“They never are,” he replied with a half-grin. “Now c’mon.”
“I’m serious, bro,” he protested, hurrying to catch up as Colt began to walk away. “I know you’re not the smartest fella, but even
can find something to do for a livin’ that doesn’t risk your neck every day.”
“Not that pays ten thousand. Besides, that’s why I do this—when I win, I can take a month off so I
keep riskin’ my neck every day.”
There was more to it than that and Jason knew it. Colt could have afforded to retire of his rodeo winnings a long time ago. At thirty, he’d made more in the last year than some people made in five. He was good, and everybody that was anybody in the rodeo circuit knew it. Colton was the real deal: he was strong, smart, and fearless. Recklessly so, in Jason’s opinion.
He seemed to crave danger and while every now and again he’d take a break, he’d always be back at it before long. Jason feared that it wouldn’t be long before he took a fall that would put an end to bull riding and the like for good.
“I’m tellin’ you,” he continued, pulling up to his brother. “You find the right woman and you can finally put an end to all this foolishness.”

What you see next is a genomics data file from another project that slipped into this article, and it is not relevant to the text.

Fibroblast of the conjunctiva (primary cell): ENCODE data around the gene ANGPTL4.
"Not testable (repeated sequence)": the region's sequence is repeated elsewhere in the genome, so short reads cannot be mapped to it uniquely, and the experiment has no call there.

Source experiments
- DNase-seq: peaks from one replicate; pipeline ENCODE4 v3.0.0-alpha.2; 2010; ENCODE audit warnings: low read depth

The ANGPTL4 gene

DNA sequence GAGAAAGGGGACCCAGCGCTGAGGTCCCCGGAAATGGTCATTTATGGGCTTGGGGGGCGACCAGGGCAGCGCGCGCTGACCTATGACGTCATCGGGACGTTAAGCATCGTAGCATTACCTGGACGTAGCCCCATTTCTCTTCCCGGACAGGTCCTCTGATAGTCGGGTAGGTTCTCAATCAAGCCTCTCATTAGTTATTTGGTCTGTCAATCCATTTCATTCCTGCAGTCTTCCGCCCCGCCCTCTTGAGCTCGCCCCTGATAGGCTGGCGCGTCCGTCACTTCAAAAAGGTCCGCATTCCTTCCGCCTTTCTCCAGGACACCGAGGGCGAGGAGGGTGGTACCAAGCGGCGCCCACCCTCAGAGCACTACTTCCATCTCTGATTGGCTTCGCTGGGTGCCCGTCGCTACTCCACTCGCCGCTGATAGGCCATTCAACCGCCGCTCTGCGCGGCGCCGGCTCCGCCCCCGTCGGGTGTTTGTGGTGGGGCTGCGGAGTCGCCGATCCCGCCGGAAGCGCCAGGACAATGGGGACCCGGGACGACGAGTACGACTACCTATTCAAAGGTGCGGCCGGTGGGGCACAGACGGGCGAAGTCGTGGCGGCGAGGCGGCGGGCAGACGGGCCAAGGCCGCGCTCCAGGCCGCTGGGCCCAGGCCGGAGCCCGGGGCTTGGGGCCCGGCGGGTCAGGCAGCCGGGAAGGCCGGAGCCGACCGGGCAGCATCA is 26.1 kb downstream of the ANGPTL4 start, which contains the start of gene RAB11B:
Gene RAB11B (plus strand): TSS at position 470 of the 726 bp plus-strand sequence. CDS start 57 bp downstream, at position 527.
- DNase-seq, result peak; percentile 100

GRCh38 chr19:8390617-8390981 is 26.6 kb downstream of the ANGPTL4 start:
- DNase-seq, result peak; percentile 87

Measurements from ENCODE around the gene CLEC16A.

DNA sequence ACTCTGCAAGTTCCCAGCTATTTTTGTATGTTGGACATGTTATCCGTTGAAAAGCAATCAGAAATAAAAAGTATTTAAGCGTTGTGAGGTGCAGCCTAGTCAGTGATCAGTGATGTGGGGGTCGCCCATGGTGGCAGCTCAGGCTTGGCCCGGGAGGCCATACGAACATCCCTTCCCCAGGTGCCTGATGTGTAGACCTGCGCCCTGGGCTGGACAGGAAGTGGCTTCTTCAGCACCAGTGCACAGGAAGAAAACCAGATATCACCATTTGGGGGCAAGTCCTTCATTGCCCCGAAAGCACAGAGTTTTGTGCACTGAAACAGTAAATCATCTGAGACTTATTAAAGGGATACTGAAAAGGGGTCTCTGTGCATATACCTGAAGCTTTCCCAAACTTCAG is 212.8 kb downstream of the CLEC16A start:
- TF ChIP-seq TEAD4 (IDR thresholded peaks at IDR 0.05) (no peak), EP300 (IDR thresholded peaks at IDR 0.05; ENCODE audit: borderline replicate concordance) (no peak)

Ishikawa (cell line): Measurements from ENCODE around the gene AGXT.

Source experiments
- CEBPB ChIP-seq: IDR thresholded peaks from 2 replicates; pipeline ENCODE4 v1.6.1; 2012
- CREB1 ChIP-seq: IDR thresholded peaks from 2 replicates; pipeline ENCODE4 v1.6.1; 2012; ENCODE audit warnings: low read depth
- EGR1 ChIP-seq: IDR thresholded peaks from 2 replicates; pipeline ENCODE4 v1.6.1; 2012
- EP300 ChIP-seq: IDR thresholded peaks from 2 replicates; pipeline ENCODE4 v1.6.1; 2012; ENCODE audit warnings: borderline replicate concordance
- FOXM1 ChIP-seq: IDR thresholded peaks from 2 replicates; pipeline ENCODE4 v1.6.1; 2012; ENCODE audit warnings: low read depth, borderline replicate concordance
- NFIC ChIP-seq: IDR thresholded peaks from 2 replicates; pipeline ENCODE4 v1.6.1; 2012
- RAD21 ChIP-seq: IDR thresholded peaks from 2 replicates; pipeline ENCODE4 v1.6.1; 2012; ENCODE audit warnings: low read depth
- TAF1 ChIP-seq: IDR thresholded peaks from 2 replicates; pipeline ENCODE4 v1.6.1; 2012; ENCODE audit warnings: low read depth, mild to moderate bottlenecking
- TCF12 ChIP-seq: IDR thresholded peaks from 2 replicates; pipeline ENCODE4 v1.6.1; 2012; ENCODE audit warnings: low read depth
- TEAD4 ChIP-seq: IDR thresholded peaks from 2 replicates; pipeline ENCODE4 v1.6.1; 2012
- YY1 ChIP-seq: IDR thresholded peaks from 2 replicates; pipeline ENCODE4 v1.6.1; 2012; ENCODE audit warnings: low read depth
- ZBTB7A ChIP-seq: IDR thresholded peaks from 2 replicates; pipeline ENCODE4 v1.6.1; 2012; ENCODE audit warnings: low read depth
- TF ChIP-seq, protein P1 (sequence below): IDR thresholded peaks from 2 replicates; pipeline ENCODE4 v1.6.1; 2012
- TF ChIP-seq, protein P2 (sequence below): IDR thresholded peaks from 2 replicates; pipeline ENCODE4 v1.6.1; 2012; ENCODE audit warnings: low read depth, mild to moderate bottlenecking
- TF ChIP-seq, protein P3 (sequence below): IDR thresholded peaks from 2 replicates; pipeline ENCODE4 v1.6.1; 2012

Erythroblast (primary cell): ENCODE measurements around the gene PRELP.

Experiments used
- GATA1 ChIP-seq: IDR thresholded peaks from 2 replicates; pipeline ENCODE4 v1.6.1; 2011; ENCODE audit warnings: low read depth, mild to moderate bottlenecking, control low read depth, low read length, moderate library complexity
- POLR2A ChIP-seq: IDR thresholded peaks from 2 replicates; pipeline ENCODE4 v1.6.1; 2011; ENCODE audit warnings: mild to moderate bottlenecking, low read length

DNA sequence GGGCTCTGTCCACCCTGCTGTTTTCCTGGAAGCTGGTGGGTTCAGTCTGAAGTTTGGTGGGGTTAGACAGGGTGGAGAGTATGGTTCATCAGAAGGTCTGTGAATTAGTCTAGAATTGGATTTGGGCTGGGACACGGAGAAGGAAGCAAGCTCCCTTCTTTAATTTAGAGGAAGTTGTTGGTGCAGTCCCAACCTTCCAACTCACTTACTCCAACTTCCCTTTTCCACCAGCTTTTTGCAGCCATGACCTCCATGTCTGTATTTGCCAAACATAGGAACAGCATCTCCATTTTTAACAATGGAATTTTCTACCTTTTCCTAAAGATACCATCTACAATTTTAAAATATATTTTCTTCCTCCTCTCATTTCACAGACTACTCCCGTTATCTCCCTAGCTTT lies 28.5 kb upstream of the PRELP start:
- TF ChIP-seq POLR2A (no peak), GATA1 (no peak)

“Now why would I want to do that?”
“Maybe so you’ll be happy for a change. Besides, you’re gettin’ a little too old for this, don’tcha think? Now, you never did say who that good-lookin’ gal was that I saw headed over to your trailer a few hours ago.”
“I’m plenty happy. Though, have to admit I’ll be a good deal happier with ten grand linin’ my pocket.”
“Yup. Plenty to buy a nice diamond ring.”
“Knock it off, Jas.”
“So, who’s the girl?”
“A girl,” Colton shrugged.
“She got a name?”
“If you’re so interested, feel free to go ask her yourself. You and Melisa havin’ problems, bro?”
“Alright, alright.” Jason held up his hands in a show of surrender. “You don’t wanna talk about the girl, I got it. But I still say you’re gonna fall off your horse one o’ these days and give mama a heart attack.”